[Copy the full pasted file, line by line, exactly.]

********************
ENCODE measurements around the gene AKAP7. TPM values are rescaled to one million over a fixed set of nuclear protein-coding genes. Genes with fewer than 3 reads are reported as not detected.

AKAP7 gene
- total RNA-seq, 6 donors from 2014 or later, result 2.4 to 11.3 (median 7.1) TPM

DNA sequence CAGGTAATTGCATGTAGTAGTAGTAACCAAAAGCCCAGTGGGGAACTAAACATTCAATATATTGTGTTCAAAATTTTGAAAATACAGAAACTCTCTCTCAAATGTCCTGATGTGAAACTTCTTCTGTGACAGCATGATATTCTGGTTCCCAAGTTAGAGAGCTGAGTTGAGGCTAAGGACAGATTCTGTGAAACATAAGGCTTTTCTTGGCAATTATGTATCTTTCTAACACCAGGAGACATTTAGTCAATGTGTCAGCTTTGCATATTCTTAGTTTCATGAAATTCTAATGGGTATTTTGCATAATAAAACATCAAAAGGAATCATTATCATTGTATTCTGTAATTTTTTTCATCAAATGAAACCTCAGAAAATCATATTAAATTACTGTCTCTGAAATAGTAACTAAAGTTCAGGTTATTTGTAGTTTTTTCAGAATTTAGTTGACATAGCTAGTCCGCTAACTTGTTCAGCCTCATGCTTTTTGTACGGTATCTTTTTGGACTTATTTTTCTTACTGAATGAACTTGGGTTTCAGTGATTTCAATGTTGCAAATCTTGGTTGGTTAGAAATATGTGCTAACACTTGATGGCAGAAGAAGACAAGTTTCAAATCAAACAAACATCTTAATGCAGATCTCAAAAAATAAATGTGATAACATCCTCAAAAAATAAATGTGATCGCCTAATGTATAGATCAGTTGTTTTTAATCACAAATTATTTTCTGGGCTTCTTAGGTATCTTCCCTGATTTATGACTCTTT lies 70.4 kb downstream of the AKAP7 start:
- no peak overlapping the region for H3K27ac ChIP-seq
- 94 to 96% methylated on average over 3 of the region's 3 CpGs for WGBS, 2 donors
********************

ENCODE measurements around the gene AKAP7. TPM values are rescaled to one million over a fixed set of nuclear protein-coding genes. Genes with fewer than 3 reads are reported as not detected.

AKAP7 gene
- total RNA-seq, 6 donors from 2014 or later, result 2.4 to 11.3 (median 7.1) TPM

DNA sequence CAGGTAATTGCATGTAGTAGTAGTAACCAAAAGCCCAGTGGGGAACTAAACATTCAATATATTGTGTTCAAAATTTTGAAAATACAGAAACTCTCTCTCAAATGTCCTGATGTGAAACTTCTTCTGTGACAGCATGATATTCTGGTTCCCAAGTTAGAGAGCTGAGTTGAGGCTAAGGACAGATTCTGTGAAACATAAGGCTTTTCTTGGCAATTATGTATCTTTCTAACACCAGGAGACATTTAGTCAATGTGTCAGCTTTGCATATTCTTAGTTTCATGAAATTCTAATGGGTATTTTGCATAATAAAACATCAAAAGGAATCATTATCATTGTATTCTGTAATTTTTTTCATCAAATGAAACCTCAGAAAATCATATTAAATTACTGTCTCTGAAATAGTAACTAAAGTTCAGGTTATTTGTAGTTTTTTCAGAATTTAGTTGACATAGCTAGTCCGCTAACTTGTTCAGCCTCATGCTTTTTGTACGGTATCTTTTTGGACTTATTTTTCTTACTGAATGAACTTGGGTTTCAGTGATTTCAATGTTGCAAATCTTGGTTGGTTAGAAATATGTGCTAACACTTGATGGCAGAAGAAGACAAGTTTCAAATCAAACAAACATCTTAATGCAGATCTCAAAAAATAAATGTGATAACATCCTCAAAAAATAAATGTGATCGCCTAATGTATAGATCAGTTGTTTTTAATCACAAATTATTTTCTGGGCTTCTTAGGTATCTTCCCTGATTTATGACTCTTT lies 70.4 kb downstream of the AKAP7 start:
- no peak overlapping the region for H3K27ac ChIP-seq
- 94 to 96% methylated on average over 3 of the region's 3 CpGs for WGBS, 2 donors